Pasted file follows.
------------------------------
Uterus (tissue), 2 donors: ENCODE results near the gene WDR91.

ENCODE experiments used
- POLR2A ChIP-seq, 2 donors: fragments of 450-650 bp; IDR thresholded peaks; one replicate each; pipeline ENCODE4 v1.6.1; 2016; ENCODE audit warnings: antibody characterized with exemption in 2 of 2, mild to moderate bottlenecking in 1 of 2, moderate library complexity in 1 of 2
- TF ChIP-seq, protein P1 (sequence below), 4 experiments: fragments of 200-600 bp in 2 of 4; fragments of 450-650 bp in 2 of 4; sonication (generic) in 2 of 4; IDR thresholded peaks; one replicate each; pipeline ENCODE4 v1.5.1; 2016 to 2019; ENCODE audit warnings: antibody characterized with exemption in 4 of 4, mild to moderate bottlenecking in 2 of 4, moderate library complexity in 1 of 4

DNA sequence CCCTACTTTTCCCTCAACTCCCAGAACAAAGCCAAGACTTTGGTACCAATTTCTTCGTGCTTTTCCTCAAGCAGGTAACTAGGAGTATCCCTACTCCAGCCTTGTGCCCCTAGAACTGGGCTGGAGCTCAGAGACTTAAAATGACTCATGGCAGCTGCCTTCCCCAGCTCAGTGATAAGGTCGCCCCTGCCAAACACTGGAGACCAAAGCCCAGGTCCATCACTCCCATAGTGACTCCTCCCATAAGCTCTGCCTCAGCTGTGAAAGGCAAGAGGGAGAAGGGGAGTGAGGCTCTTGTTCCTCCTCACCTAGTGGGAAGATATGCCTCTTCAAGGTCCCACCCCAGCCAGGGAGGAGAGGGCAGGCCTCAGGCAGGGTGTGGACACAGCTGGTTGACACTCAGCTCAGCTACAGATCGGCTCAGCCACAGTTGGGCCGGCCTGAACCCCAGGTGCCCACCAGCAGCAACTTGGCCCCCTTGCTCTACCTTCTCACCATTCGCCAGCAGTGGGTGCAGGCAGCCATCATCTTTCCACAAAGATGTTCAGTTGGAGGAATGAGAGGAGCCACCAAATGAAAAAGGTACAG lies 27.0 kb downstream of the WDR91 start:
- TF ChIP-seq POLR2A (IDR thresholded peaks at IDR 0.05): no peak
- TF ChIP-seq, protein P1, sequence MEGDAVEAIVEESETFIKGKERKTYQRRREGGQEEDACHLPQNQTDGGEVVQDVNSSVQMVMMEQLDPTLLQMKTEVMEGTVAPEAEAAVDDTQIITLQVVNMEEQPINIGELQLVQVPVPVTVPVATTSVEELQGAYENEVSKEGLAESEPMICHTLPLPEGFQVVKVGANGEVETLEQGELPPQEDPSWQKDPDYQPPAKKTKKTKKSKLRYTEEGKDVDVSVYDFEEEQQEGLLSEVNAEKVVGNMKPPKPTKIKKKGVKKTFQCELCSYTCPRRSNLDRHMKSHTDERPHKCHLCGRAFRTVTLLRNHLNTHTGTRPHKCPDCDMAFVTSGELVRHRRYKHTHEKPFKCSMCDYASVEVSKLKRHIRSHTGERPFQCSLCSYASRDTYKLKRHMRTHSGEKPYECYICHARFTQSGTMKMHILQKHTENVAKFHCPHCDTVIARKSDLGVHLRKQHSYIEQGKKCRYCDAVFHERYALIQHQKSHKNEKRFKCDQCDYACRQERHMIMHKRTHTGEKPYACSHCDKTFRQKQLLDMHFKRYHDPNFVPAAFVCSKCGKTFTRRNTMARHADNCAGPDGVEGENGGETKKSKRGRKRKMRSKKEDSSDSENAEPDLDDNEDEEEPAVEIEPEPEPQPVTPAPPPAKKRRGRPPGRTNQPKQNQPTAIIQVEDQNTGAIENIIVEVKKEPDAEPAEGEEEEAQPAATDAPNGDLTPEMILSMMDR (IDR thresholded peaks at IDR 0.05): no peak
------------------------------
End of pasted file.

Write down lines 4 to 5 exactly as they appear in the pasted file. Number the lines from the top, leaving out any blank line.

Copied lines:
- TF ChIP-seq, protein P1 (sequence below), 4 experiments: fragments of 200-600 bp in 2 of 4; fragments of 450-650 bp in 2 of 4; sonication (generic) in 2 of 4; IDR thresholded peaks; one replicate each; pipeline ENCODE4 v1.5.1; 2016 to 2019; ENCODE audit warnings: antibody characterized with exemption in 4 of 4, mild to moderate bottlenecking in 2 of 4, moderate library complexity in 1 of 4

DNA sequence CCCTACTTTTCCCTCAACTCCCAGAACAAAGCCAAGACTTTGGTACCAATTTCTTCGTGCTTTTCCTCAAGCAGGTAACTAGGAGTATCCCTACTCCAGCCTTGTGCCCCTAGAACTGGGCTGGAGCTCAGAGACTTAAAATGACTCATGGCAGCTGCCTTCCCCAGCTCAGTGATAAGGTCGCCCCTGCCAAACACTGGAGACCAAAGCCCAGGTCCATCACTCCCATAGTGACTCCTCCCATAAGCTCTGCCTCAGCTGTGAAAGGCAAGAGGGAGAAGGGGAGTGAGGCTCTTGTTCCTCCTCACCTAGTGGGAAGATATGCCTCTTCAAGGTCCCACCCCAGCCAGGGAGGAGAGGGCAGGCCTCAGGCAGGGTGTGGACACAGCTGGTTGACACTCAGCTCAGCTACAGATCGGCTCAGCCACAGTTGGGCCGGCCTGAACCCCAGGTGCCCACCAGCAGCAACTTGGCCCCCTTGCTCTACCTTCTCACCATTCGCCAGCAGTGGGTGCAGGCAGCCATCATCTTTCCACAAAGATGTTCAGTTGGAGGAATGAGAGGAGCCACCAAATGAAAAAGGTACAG lies 27.0 kb downstream of the WDR91 start: